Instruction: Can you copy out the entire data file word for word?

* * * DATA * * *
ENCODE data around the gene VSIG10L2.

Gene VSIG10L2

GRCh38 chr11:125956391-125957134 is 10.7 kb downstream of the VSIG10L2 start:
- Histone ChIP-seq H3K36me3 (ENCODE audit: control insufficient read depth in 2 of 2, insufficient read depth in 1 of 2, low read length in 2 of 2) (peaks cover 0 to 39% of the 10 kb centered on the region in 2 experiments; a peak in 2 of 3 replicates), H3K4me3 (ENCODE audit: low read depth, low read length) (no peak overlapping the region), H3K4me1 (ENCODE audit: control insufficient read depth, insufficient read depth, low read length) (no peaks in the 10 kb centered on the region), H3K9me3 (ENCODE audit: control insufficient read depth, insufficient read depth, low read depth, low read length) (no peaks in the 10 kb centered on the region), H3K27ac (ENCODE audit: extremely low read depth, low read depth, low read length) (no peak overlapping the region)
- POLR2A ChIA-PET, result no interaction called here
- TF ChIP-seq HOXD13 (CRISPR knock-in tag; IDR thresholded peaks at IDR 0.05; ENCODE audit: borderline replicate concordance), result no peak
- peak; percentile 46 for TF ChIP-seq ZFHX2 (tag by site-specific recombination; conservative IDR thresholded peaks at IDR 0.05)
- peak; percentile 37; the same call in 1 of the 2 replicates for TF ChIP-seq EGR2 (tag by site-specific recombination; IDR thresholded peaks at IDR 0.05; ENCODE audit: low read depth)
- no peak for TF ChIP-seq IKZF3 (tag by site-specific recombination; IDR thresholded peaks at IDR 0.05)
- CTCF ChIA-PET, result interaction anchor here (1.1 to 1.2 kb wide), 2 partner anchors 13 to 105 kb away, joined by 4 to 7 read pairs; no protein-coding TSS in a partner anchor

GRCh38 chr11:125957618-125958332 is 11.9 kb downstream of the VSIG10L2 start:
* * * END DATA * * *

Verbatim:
ENCODE data around the gene VSIG10L2.

Gene VSIG10L2

GRCh38 chr11:125956391-125957134 is 10.7 kb downstream of the VSIG10L2 start:
- Histone ChIP-seq H3K36me3 (ENCODE audit: control insufficient read depth in 2 of 2, insufficient read depth in 1 of 2, low read length in 2 of 2) (peaks cover 0 to 39% of the 10 kb centered on the region in 2 experiments; a peak in 2 of 3 replicates), H3K4me3 (ENCODE audit: low read depth, low read length) (no peak overlapping the region), H3K4me1 (ENCODE audit: control insufficient read depth, insufficient read depth, low read length) (no peaks in the 10 kb centered on the region), H3K9me3 (ENCODE audit: control insufficient read depth, insufficient read depth, low read depth, low read length) (no peaks in the 10 kb centered on the region), H3K27ac (ENCODE audit: extremely low read depth, low read depth, low read length) (no peak overlapping the region)
- POLR2A ChIA-PET, result no interaction called here
- TF ChIP-seq HOXD13 (CRISPR knock-in tag; IDR thresholded peaks at IDR 0.05; ENCODE audit: borderline replicate concordance), result no peak
- peak; percentile 46 for TF ChIP-seq ZFHX2 (tag by site-specific recombination; conservative IDR thresholded peaks at IDR 0.05)
- peak; percentile 37; the same call in 1 of the 2 replicates for TF ChIP-seq EGR2 (tag by site-specific recombination; IDR thresholded peaks at IDR 0.05; ENCODE audit: low read depth)
- no peak for TF ChIP-seq IKZF3 (tag by site-specific recombination; IDR thresholded peaks at IDR 0.05)
- CTCF ChIA-PET, result interaction anchor here (1.1 to 1.2 kb wide), 2 partner anchors 13 to 105 kb away, joined by 4 to 7 read pairs; no protein-coding TSS in a partner anchor

GRCh38 chr11:125957618-125958332 is 11.9 kb downstream of the VSIG10L2 start: